Or rather, I went home and packed up a few things then went to my Mom’s house, with the intention of staying there for the 4 day weekend. Maybe I could recuperate better with her feeding me and stuff. Monday rolls around and I’m still yellow and sick, so I worked from home. Doc calls and says he wants an ultrasound done, scheduled for Tuesday morning. Tuesday morning, my Ma drives me out to the clinic to do this thing. I start to feel faint and weak, like nothing I’d experienced before. I said, “I’m in trouble”, and things get really fuzzy after that. Nobody understood that I meant that to be maximally ominous, partly because I was unable to follow up with more explanation. I stopped talking for some reason (I have no memory of this).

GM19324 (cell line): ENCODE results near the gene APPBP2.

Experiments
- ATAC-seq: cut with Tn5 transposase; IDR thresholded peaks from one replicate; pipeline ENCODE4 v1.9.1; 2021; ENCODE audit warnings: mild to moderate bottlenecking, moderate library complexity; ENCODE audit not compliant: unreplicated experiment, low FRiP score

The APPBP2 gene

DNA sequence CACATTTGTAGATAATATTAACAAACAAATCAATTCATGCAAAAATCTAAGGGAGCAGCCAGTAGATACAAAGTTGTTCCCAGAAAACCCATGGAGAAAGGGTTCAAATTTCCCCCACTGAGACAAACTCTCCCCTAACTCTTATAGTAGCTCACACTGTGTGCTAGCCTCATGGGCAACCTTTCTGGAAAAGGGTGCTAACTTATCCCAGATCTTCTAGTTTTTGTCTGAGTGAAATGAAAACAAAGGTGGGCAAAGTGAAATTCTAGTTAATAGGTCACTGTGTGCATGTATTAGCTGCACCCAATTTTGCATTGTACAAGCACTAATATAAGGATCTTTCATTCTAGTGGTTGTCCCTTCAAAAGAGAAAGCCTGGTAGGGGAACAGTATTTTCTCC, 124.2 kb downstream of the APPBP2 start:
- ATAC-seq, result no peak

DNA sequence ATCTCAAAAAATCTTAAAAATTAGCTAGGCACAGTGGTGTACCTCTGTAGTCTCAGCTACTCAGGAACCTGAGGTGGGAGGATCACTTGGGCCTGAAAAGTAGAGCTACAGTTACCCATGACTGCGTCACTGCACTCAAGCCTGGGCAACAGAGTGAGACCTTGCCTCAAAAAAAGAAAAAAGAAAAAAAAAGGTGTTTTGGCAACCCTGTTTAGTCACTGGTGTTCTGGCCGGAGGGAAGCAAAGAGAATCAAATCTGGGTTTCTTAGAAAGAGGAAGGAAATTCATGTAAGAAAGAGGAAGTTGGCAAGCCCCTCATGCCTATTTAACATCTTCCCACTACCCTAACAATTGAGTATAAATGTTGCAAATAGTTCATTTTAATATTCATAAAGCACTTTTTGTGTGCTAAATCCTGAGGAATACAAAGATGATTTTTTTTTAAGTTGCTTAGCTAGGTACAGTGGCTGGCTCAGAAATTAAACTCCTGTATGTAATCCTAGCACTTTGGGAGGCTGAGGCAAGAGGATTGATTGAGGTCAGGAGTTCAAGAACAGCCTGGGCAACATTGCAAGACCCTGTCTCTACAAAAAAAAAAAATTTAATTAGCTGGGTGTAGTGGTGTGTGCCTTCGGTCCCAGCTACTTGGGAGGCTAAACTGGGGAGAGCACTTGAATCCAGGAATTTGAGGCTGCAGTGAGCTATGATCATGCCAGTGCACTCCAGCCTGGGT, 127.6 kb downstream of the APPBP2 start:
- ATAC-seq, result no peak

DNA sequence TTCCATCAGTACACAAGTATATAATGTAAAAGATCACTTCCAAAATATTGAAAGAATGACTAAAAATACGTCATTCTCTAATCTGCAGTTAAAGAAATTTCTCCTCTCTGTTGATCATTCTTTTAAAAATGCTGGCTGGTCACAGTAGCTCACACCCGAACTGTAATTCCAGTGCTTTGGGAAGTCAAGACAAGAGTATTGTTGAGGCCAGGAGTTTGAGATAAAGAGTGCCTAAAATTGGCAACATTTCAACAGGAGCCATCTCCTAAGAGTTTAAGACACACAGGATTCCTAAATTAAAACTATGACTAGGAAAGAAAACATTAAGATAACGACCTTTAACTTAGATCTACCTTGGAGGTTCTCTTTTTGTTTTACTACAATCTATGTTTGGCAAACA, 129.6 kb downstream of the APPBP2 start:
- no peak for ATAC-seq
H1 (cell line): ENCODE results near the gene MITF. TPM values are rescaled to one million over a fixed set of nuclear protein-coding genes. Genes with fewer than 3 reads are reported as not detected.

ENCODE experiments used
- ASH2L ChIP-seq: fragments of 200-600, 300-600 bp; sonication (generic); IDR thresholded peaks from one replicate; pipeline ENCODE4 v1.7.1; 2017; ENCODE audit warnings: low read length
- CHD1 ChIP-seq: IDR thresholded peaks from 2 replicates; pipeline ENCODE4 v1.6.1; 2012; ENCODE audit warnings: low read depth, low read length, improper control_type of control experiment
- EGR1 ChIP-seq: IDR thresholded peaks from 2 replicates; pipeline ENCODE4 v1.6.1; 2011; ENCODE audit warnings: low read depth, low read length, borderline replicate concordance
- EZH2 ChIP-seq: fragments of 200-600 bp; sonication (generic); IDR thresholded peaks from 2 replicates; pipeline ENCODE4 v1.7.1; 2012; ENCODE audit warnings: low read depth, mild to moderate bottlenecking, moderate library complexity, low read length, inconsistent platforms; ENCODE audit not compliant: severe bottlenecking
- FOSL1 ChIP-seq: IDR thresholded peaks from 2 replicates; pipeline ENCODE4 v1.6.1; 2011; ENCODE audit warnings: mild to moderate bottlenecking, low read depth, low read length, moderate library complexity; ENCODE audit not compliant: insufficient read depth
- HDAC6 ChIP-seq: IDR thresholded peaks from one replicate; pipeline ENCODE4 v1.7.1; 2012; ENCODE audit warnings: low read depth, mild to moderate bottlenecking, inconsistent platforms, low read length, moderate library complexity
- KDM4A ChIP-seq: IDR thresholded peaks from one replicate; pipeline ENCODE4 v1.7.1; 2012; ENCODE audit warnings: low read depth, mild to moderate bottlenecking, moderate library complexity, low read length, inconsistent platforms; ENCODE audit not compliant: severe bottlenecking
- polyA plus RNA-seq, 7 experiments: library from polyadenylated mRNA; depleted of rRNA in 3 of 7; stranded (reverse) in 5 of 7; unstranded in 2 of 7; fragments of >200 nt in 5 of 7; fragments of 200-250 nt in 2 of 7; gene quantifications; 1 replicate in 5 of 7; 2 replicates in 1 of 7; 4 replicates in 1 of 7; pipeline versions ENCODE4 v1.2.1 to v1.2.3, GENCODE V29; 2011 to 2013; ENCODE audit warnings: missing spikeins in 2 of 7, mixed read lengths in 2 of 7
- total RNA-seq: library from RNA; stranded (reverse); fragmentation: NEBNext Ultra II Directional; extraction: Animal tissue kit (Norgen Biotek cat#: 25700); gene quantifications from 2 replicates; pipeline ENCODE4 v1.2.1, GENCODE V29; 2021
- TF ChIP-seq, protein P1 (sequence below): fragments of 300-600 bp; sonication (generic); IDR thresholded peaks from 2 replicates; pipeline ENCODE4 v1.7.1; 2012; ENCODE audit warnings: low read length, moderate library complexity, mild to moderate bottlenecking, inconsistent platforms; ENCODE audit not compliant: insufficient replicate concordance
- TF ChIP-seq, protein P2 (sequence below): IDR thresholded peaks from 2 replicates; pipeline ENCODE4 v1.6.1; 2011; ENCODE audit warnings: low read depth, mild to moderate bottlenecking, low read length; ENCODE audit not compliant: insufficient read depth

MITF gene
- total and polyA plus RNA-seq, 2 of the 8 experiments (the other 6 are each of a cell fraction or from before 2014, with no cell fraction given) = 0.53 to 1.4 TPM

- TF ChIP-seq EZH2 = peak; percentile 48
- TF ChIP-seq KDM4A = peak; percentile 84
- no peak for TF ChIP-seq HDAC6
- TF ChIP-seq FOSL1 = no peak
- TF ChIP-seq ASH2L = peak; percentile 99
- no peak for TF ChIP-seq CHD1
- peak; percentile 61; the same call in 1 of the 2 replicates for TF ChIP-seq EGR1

So dipshit clinic guys do the ultrasound and wheel me out to my Mom’s car in a wheelchair. She’s driving me home and now I’m talking, but making absolutely no sense at all. She decides to take me to the nearest emergency room. The ER guys are on top of things, and notice a) my body temp was 90 degrees and b) my liver was falling apart before their very eyes. They did a great job stabilizing me and bringing my temp up to 94.5 or so – at which point I woke up and have memories again! – and calling an ambulance to take me to the hospital in town that does liver transplants. (Actually there are two, but the week of my surgery, the other one had a mysterious death and their program is now suspended, pending an investigation.) I totally remember the ambulance ride and arrival at the transplant hospital, then things go dark for me again.